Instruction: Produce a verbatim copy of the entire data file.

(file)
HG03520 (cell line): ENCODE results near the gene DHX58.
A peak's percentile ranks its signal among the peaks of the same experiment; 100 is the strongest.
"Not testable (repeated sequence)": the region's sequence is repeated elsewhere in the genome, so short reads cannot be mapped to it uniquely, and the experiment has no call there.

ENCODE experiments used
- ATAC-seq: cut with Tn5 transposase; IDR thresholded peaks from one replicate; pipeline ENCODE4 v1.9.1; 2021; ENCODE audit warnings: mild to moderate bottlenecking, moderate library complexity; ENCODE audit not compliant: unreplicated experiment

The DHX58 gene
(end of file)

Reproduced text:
HG03520 (cell line): ENCODE results near the gene DHX58.
A peak's percentile ranks its signal among the peaks of the same experiment; 100 is the strongest.
"Not testable (repeated sequence)": the region's sequence is repeated elsewhere in the genome, so short reads cannot be mapped to it uniquely, and the experiment has no call there.

ENCODE experiments used
- ATAC-seq: cut with Tn5 transposase; IDR thresholded peaks from one replicate; pipeline ENCODE4 v1.9.1; 2021; ENCODE audit warnings: mild to moderate bottlenecking, moderate library complexity; ENCODE audit not compliant: unreplicated experiment

The DHX58 gene